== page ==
I hope you bought your popcorn, because this story is quite something. 

It all starts off with a plane to Marrakesh. Well actually no, it all started in 2019, before Covid hit. We had planned to try and summit Mt. Toubkal. The highest point in northern Africa. We did altitude sickness training, hiking, and prepping.
Anyway, 3 years later, we were given the opportunity. 

I'm going to skim through the boring bits. We landed in Marrakesh, had a day to explore before being picked up from our Riad (Hotel) at about 4am.
We made it to Imlil, a small village at the bottom of the valley, packed our bags and began hiking to basecamp. I'm going to try and keep track of heights as you read, to give you an idea.
London is 11m above sea level. Imlil is 1,704m and we were heading to basecamp at 3,207m. It's a lot of height change to make with no acclimatisation. 
We quickly began gaining altitude, and the higher we got, the more incredible the terrain got. 

Although it doesn't look like it, it was surprisingly cold, but it didn't matter, this terrain was all completely new to us, and we got to cross this funky looking bridge. Well, actually there was a couple of these.

The walking was pretty straight forward at this point, our guide Hamid, was awesome, we kept at a good pace, but still got to take in our surroundings.
Completely different to Scotland a few weeks prior. (if you haven't read about that yet, go and check it out.) 

Hamid was able to tell us a lot about the land, and kept us on the right track. As I say, this is all pretty standard.
A few hours later, we were ready for lunch. There were lots of small buildings built into the side of the cliff's, each offering a variety of snacks, fresh orange juice and of course... Tea! 

But what we weren't expecting was a beautiful fresh salad and amazing Tagine's. It feel strange eating amazing food half way up a mountain. I'm used to boil in a bag's and chocolate. Not that our spirits were down, but the oxygen levels were already starting to slow  us down, so this definitely helped. 

After devouring the food, and having a couple of glasses of fresh orange juice, we pushed on, as we needed to get to base camp before dark.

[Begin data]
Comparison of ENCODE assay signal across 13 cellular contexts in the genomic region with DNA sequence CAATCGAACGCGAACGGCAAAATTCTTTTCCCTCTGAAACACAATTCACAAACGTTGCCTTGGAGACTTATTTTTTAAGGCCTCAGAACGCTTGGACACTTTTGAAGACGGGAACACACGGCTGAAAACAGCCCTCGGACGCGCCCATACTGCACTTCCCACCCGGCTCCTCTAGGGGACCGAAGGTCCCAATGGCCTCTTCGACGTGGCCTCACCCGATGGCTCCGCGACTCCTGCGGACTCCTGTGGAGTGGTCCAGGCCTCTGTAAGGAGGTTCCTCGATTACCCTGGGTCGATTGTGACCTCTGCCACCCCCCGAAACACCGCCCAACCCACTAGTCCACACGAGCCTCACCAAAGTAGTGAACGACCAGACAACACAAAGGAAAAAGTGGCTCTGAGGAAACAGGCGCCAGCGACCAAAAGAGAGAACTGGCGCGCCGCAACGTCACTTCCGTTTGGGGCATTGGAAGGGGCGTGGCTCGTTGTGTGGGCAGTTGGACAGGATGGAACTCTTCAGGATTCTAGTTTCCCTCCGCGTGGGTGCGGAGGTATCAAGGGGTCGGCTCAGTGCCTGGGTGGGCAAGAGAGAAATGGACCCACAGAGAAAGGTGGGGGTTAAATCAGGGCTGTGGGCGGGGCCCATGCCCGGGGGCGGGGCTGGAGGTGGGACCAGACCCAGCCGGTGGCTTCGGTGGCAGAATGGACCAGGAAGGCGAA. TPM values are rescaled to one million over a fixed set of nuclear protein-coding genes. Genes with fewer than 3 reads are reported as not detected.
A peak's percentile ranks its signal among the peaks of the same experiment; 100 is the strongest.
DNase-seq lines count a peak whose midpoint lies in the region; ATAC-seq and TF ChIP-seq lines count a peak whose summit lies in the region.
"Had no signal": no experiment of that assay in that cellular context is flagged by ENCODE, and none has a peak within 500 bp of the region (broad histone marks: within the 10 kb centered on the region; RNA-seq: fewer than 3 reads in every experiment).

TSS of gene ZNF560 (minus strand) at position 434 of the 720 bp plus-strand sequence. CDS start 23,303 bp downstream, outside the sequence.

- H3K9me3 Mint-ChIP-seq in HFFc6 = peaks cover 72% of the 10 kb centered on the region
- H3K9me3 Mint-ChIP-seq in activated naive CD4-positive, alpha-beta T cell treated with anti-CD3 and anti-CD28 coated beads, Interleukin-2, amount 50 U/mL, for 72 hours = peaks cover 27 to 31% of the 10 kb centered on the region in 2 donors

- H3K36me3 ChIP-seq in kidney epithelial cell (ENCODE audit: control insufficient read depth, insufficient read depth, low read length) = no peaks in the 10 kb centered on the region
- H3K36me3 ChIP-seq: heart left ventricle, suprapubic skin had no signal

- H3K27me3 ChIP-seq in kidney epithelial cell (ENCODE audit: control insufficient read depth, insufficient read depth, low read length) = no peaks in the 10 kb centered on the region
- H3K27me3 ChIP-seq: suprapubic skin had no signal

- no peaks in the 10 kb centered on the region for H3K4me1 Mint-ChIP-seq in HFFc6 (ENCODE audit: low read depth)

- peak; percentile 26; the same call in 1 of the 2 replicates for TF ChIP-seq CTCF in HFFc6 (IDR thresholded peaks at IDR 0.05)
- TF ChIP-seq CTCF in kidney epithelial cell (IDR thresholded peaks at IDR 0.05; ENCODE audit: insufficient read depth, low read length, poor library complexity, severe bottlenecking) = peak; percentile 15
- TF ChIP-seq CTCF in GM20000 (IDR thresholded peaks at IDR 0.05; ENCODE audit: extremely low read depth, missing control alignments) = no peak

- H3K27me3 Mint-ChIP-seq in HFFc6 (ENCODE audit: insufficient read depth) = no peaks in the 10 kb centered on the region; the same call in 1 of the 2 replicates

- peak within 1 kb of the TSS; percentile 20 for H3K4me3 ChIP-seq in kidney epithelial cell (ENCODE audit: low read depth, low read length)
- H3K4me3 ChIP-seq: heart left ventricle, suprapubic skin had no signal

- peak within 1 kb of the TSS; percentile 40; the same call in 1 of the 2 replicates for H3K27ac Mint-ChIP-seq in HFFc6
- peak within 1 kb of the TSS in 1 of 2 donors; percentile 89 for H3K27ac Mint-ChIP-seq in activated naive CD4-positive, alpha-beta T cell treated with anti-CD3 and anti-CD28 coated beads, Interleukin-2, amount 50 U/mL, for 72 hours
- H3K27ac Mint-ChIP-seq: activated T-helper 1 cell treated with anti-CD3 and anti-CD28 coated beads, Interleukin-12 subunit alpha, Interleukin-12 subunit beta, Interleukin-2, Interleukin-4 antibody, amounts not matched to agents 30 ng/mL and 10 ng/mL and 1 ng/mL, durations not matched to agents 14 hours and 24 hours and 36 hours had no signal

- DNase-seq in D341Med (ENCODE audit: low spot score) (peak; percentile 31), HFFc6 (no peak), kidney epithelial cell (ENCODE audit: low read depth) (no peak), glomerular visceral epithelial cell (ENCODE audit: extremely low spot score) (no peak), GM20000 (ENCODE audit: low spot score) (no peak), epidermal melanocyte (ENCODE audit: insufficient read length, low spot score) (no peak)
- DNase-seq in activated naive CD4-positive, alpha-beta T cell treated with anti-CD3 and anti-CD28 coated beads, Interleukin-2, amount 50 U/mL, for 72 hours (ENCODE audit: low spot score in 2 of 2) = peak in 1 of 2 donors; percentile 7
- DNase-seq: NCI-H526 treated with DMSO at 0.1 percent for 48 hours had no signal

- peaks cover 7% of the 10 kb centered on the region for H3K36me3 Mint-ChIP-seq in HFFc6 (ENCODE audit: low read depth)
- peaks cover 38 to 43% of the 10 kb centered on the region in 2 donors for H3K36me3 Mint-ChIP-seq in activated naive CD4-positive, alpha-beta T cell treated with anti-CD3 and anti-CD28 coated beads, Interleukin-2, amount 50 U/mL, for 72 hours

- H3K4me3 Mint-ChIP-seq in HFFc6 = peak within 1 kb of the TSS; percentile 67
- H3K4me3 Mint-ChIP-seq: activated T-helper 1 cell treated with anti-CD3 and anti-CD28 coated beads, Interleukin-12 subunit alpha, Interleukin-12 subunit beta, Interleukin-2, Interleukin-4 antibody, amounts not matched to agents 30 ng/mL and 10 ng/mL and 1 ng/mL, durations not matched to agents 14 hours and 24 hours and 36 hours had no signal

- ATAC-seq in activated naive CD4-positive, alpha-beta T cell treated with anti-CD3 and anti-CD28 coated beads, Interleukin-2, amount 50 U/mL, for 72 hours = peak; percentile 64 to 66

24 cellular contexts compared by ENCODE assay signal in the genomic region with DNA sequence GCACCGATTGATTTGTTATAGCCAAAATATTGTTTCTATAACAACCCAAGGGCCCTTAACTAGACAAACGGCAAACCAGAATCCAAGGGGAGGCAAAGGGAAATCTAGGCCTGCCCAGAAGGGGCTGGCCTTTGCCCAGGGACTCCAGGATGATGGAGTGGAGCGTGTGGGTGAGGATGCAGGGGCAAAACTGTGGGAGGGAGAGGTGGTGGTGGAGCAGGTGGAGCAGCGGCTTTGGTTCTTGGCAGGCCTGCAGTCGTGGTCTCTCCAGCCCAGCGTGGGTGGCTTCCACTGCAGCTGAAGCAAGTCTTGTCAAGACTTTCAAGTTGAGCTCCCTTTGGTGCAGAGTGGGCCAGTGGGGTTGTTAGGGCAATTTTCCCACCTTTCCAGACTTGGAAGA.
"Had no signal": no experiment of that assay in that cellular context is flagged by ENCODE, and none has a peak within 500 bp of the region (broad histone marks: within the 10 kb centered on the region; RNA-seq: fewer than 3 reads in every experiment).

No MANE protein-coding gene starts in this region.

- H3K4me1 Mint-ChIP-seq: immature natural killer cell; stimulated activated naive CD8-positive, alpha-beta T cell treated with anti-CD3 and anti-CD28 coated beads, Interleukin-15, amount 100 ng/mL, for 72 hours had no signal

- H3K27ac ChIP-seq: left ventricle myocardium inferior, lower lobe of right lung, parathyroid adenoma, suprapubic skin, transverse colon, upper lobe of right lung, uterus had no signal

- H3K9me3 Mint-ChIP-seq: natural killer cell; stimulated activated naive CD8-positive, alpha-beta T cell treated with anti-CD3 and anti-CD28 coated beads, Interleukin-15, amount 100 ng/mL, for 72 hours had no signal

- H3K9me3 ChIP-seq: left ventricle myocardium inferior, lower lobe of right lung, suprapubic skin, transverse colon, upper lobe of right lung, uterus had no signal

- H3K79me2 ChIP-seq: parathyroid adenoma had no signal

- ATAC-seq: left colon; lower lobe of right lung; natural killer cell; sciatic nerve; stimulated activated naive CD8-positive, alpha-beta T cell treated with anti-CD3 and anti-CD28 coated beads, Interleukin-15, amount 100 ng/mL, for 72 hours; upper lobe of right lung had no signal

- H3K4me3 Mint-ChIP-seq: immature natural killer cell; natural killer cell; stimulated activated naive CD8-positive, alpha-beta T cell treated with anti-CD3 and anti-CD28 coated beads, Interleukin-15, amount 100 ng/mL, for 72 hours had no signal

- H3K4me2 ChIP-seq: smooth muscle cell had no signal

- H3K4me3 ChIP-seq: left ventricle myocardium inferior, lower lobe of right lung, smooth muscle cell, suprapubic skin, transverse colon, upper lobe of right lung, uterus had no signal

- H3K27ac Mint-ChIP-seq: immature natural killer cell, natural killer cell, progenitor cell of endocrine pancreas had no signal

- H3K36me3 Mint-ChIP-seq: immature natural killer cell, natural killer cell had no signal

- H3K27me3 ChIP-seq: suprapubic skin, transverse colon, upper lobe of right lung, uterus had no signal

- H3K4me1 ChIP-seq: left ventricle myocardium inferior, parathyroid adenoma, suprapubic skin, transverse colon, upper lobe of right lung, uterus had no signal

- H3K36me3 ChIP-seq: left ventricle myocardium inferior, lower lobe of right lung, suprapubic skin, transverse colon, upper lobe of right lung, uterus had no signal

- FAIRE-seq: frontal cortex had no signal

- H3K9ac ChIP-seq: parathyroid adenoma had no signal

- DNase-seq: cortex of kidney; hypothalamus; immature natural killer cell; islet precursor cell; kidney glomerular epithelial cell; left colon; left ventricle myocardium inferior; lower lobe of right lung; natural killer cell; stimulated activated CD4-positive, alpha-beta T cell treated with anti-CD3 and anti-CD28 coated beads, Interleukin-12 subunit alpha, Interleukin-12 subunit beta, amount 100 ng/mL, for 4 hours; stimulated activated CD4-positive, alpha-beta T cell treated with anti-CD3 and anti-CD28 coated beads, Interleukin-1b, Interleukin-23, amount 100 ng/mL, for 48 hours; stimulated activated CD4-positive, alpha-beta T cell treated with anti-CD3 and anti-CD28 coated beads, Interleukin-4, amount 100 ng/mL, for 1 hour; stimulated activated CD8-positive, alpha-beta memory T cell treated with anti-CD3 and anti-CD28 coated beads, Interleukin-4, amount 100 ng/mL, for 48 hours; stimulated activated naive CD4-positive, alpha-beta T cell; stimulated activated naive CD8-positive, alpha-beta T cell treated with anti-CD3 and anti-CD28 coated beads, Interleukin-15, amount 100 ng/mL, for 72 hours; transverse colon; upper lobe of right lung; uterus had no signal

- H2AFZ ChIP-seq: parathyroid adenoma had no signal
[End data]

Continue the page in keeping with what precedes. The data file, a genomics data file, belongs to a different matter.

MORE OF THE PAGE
It actually felt good to reach the snowline, a change of scenery and it meant that we must be close to 3,000m. 
And there we have it, the first proper sight of the refuge at 3,207m above sea level. I was starting to feel the nerves a little, surrounded by high walls of rock, 7 hours away from even remote civilisation, and knowing I was about to embark on one of my most difficult tasks.
One thing seeing the refuge meant, was rest. We could finally rest for a little.
We ended up sleeping for a few hour before meeting some guys also from the UK, who we would be summiting with.
3:30AM. We began kitting up with Cramp on's ready for my longest hiking day I've ever done. Estimating to take upwards of 12 hours. Maybe this is the moment things started to go wrong, or maybe it was earlier in the night?
Due to the altitude, and light breathing during sleeping, I was suffering from asphyxiation all night. I would wake up choking, and feeling like I was being strangled by an invisible force. 
In order not to worry anyone, I kept quiet, I knew I could do it.
We had a clear morning and very low wind. Perfect conditions to summit this beast. All of us suffering from lack of sleep but excitement, we started to push up the snowing slopes. 
As we zig zagged our way up the snowy path that was barely wide enough for 2 feet, being careful not to look to far down without losing balance, we took a break just as the sun was rising. Were we half way? Not quite yet.